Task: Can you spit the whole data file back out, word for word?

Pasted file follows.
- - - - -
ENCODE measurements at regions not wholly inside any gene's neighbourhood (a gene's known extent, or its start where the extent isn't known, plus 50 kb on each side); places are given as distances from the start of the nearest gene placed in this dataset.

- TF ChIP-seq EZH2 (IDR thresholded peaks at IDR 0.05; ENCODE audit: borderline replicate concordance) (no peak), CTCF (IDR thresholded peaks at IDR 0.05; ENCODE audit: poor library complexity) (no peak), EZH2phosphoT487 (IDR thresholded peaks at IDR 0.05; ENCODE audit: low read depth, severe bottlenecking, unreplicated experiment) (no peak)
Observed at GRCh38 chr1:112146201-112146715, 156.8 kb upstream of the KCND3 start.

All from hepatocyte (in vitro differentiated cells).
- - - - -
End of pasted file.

ENCODE measurements at regions not wholly inside any gene's neighbourhood (a gene's known extent, or its start where the extent isn't known, plus 50 kb on each side); places are given as distances from the start of the nearest gene placed in this dataset.

- TF ChIP-seq EZH2 (IDR thresholded peaks at IDR 0.05; ENCODE audit: borderline replicate concordance) (no peak), CTCF (IDR thresholded peaks at IDR 0.05; ENCODE audit: poor library complexity) (no peak), EZH2phosphoT487 (IDR thresholded peaks at IDR 0.05; ENCODE audit: low read depth, severe bottlenecking, unreplicated experiment) (no peak)
Observed at GRCh38 chr1:112146201-112146715, 156.8 kb upstream of the KCND3 start.

All from hepatocyte (in vitro differentiated cells).